u(n)=a0Rez(n)+a1Rez(M/2−1−n)+a2Imz(n)+a3Imz(M/2−1−n)

u(M−1−n)=a2Rez(n)−a3Rez(M/2−1−n)−a0Imz(n)+a1Imz(M/2−1−n)  (5)

On the other hand, for MDCT, the following relational equation is used to obtain the frequency component data X(K) from the sequence x(n) based on the time series voice data y(n). X ( k ) = 2 M k = 0 M - 1 x 1 ( n ) cos ( π ( 2 k + 1 ) ( 2 n + M + 1 ) 4 M ) ( 6 )

The equations (1) and (6) have substantially the same format except the coefficient 2/M. Therefore, the calculation algorithm of MDCT is expected to be similar to that of the IMDCT described above. In practice, the calculation algorithm of MDCT based on the equation (6) is as follows, and has points common with the IMDCT algorithm, though some points differ.

First, a new sequence x′(n) is defined by the sum (or difference) of the predetermined elements of the data before conversion, i.e., the sequence x(n) as shown in the following equation:

 x′(n)=x(n1)+x(n2) or x(n1)−x(n2)  (7)

This process is not included in IMDCT. Based on the x′(n), z(j) is defined in the following equation having the same format as that of the equation (2):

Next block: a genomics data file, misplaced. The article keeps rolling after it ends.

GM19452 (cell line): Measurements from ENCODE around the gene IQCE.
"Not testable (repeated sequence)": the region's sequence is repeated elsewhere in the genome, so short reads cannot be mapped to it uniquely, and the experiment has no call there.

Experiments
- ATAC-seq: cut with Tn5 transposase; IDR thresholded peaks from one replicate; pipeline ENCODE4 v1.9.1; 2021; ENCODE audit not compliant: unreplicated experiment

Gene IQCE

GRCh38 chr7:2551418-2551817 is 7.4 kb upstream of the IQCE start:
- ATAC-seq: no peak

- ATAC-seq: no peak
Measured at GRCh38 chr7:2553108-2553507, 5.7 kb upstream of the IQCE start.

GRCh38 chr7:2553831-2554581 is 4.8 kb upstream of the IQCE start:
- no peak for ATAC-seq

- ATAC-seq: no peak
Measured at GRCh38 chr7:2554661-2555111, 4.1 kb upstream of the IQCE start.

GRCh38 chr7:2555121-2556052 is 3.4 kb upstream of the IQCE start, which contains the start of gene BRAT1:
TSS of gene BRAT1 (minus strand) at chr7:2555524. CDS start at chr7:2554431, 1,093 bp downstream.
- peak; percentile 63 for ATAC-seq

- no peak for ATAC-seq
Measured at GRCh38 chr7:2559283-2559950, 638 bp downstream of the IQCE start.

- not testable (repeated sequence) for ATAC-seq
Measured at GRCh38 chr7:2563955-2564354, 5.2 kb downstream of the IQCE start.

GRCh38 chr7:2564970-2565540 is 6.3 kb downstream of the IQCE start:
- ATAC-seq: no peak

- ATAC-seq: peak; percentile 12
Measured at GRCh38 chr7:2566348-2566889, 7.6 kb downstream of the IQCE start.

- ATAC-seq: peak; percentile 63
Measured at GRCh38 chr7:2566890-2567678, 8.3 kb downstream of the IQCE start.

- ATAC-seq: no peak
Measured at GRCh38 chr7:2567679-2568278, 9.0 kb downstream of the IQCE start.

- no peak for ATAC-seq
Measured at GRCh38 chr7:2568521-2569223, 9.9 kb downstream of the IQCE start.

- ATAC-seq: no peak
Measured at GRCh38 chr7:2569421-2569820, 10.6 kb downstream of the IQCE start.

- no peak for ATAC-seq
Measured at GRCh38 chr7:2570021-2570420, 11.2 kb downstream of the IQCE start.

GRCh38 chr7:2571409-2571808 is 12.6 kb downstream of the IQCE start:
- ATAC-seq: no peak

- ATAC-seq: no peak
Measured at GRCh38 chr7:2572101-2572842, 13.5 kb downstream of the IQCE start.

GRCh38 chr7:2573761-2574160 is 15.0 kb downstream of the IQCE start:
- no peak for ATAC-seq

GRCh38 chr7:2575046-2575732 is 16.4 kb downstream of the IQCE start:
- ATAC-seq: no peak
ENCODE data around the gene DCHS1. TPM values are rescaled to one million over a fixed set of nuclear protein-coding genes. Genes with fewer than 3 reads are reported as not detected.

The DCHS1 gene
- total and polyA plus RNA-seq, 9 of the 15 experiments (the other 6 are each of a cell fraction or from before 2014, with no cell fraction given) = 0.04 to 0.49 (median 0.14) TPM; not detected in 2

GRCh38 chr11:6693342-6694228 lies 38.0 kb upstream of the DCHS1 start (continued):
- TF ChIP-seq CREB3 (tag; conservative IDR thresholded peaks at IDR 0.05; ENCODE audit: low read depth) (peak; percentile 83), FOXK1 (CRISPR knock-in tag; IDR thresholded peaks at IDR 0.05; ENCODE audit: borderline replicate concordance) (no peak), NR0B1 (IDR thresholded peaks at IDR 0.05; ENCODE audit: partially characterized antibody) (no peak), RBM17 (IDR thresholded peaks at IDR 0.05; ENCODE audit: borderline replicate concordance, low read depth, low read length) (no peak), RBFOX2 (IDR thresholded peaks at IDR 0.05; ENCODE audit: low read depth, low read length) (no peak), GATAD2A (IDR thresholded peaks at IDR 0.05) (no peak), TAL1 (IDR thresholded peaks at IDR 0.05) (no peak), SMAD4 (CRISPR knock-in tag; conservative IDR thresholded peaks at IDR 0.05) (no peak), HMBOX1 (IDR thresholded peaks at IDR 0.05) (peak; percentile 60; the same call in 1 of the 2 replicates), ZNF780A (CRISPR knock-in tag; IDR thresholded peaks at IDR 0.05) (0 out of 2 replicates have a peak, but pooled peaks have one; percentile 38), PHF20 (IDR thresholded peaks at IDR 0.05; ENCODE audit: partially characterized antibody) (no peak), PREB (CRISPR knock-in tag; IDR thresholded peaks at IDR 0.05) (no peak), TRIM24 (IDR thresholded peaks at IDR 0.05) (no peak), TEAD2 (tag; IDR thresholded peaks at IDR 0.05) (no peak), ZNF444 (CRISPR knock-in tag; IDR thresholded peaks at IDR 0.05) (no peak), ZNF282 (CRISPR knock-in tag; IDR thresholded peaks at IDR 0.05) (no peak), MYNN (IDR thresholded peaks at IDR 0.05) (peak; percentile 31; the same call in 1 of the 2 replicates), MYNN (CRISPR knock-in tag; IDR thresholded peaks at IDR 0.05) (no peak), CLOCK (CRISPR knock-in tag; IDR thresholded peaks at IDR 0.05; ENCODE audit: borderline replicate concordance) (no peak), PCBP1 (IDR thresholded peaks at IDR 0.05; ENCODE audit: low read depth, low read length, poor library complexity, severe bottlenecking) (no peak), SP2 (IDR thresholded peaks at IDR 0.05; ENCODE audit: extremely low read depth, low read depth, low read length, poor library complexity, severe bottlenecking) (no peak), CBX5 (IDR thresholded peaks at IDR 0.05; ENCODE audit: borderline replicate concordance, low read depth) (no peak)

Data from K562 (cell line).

z(j)=(x′(2j)+ix′(2j+1))exp(iψ(j))  (8)

Furthermore, Z(k) is obtained from the z(j) as defined in the following equation:

Z ( k ) = j z ( j ) exp ( ( j ) ) ( 9 )

The equation (9) has the same format as that of the equation (3), FFT is also used in the high speed calculation in the same manner as in the equation (3), and the arithmetic operation is performed in the following format:

z(j1)+z(j2)exp(iψ′(j))  (10)

In MDCT, the frequency component data X(k) is obtained from the Z(k) by the following equation (11):

 X(k)=b0ReZ(k)+b1ReZ(M/2−1−k)+b2ImZ(k)+b3ImZ(M/2−1−k)

X(M−1−k)=b2ReZ(k)−b3ReZ(M/2−1−k)−b0ImZ(k)+b1ImZ(M/2−1−k)  (11)

In the equation, b0 to b3 are proportional coefficients determined for each k. When the proportional coefficient aL(L=0 to 3) determined for each n is represented as aL=aL(n) or the proportional coefficient bL(L=0 to 3) is represented as bL=bL(k), the following relationship is established between the coefficients:

bL(j)=aL(j)x2/M  (12)

FIG. 2 is a block diagram showing a conventional IMDCT circuit in which the aforementioned IMDCT arithmetic operation is realized. The data before conversion, i.e., the frequency component data X(k), is stored in RAM (random access memory) 20. The RAM 20 is also constituted to store the results during the course of the arithmetic operation. For example, the proportional coefficient aL (L=0 to 3) is stored in ROM (read only memory) 22. The value read from RAM 20 and held in a register 26 and the value read from ROM 22 and held in a register 28 are transmitted to a multiplier 24, which multiplies these values to transmit them to either register 30 or 32.